Prevalence and Predictors of Intimate Partner Violence Among Women Living in Informal Settlements in Iringa Tanzania: A Cross Sectional Study

Idda H Mosha, Mangi Ezekiel, Winfrida Onesmo, Amon Sabasaba


Intimate partner violence (IPV) is an urgent public problem that is neglected in
women’s health, especially in urban slums in Tanzania and worldwide. This study
seeks to investigate factors associated with IPV in a sample of women aged 15-49
years living in urban informal settlements of Iringa municipality, Tanzania. This was
a cross-sectional study that used a survey to collect data from 300 women living in
informal settlements of Iringa. The study findings showed that there is a prevalence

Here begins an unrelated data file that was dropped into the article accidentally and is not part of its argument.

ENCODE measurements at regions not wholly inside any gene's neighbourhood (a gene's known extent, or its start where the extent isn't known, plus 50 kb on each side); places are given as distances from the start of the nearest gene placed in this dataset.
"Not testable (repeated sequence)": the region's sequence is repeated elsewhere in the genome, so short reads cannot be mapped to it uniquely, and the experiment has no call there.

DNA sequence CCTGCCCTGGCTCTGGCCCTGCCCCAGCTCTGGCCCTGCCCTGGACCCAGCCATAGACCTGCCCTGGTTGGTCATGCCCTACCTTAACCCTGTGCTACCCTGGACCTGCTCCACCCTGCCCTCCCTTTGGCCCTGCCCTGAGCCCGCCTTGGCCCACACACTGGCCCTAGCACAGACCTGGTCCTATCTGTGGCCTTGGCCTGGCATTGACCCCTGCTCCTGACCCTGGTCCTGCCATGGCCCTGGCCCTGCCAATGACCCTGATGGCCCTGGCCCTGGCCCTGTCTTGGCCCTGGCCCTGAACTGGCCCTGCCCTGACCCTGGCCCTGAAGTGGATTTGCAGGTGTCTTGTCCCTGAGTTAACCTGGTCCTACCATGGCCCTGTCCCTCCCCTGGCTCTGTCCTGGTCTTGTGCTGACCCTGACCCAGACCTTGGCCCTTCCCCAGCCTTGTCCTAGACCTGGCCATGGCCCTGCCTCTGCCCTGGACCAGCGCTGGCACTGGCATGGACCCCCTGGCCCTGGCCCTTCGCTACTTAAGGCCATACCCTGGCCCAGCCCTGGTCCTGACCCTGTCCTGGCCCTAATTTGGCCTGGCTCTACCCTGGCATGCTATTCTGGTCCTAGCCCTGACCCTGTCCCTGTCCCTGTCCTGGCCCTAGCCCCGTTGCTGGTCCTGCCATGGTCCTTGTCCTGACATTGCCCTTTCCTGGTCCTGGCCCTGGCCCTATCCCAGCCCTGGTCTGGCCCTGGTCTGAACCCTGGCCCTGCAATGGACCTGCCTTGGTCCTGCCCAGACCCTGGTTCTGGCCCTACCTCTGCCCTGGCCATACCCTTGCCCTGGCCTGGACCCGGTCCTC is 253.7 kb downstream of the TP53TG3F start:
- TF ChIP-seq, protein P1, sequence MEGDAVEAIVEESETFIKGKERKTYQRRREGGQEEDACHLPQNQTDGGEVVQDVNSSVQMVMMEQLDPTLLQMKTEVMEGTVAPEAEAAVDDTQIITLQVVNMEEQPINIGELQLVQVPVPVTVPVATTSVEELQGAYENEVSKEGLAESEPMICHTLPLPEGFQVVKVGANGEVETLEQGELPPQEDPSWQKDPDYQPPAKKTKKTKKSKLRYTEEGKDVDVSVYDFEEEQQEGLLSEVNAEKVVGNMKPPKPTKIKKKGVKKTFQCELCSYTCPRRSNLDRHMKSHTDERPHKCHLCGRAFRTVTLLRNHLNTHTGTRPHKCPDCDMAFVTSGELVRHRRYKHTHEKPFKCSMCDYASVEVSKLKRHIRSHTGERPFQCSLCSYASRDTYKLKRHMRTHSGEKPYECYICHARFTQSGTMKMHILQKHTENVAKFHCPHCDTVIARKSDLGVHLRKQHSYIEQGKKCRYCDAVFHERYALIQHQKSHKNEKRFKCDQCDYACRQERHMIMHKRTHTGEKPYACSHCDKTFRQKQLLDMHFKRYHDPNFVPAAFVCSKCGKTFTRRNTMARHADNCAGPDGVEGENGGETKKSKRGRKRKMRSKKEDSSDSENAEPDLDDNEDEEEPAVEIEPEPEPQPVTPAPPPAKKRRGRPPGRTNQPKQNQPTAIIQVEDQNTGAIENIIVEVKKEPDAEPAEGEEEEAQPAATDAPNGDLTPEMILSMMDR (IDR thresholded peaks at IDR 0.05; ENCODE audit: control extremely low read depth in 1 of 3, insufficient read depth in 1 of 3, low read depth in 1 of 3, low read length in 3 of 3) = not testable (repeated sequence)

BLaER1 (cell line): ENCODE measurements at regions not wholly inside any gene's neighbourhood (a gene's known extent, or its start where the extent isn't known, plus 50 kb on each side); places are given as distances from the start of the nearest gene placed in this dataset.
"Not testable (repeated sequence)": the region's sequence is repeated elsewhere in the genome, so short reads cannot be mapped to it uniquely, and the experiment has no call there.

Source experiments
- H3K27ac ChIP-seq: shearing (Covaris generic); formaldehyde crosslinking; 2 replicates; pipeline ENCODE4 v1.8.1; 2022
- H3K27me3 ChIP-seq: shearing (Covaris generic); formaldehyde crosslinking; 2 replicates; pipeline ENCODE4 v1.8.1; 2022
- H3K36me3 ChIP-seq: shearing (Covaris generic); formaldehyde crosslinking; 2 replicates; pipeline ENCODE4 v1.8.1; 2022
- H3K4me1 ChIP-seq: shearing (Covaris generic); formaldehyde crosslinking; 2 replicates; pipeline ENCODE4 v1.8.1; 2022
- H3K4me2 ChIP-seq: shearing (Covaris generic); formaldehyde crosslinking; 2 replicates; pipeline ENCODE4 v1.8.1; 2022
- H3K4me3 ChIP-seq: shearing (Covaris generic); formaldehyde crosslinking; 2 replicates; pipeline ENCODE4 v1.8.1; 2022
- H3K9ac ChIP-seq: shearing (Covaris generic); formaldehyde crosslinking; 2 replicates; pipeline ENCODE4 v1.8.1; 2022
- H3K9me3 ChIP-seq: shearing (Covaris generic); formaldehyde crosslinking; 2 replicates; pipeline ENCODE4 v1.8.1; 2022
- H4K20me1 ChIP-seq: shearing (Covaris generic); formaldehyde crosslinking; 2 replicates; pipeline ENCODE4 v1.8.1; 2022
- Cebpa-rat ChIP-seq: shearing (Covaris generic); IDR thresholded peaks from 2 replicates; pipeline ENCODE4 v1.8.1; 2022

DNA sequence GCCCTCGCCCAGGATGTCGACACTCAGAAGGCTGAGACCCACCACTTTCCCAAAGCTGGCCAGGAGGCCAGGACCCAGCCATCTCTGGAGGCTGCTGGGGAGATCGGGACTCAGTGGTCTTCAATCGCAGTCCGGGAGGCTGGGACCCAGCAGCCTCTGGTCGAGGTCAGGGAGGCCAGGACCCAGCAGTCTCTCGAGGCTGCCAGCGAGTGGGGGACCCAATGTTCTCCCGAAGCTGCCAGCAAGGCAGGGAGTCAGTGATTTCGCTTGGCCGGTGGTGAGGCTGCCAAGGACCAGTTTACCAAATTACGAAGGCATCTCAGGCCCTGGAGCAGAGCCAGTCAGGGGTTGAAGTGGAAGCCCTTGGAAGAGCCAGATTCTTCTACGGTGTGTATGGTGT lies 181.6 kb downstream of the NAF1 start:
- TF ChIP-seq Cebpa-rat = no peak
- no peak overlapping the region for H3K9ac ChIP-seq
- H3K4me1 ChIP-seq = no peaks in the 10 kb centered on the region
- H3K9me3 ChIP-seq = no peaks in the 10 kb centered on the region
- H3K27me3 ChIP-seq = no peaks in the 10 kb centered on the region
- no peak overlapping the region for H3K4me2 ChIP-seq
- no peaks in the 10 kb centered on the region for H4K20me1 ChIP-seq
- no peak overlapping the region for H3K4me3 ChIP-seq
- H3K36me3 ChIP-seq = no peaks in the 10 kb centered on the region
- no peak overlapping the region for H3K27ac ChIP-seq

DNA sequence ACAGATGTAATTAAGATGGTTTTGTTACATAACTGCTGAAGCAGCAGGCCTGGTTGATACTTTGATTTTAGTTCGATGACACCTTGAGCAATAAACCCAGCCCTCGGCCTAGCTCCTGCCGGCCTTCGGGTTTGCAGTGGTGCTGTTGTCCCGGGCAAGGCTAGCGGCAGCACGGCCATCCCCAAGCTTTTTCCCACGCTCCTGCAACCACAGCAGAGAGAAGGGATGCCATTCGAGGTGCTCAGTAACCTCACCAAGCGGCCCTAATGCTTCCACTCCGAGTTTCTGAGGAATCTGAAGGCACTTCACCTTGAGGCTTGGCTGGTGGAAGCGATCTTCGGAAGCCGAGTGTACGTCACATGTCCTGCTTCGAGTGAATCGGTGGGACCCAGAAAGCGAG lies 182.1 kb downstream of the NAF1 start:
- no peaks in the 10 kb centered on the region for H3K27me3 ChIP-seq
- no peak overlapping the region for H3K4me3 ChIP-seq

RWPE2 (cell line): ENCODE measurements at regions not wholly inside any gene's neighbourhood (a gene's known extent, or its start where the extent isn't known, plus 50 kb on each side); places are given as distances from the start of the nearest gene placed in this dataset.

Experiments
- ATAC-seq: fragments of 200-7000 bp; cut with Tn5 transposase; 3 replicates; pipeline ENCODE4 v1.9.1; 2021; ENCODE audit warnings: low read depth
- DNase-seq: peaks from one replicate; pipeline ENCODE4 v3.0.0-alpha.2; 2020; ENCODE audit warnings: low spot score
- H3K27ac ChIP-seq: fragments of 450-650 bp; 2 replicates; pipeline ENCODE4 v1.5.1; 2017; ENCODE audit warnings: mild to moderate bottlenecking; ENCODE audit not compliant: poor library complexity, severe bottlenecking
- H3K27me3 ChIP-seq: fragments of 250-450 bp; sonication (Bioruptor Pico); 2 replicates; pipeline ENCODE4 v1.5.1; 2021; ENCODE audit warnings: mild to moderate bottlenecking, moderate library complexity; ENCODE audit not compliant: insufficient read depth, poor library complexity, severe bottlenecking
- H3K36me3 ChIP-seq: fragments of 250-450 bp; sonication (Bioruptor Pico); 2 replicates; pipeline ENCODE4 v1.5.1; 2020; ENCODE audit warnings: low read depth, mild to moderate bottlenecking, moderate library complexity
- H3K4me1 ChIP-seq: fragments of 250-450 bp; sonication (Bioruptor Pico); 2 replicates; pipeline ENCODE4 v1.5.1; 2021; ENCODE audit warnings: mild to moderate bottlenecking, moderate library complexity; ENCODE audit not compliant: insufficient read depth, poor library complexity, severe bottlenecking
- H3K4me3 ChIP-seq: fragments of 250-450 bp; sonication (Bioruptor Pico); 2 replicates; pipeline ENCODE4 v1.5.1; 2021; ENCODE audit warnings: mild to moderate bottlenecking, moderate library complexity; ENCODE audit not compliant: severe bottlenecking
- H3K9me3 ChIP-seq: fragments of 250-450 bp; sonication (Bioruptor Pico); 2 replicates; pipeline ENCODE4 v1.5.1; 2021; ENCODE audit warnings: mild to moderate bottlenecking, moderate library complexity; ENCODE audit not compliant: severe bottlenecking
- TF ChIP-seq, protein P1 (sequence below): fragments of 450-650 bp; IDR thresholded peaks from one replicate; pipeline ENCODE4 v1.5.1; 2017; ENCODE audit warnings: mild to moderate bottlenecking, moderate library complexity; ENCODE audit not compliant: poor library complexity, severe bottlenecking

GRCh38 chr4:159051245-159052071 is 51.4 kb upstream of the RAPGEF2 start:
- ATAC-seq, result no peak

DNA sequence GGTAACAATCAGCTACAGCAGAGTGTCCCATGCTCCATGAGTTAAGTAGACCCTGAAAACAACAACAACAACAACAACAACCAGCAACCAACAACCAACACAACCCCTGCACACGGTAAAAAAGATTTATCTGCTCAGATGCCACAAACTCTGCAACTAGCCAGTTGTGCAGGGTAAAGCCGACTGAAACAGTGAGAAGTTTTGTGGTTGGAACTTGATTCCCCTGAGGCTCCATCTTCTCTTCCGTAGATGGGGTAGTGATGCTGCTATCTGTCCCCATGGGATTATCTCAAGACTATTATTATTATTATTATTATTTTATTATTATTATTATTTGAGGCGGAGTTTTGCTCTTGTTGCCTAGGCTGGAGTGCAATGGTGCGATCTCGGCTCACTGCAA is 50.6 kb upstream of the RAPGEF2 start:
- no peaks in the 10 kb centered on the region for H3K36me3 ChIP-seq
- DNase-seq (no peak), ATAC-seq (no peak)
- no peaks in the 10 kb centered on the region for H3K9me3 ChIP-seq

of IPV among women living in informal settlements, and the most abused women
were young women. Moreover, married women were found to be more abused
compared to others. Additionally, incomplete primary school education, being a
businessperson, customary marriage: these were associated with IPV incidences in
many times compared to other groups of participants. ‘Threatened to be divorced’
was the most experienced sexual abuse among women. ‘Being a civil servant’ was
associated with being abused emotionally among women. From the study findings,
there should be a program promoting awareness of IPV and steps to be taken when
faced with the situation. Health policy-makers should also plan for possible
interventions on the prevention of IPV, including the provision of education on
impacts of IPV and measures to be taken in cases of IPV incidences.

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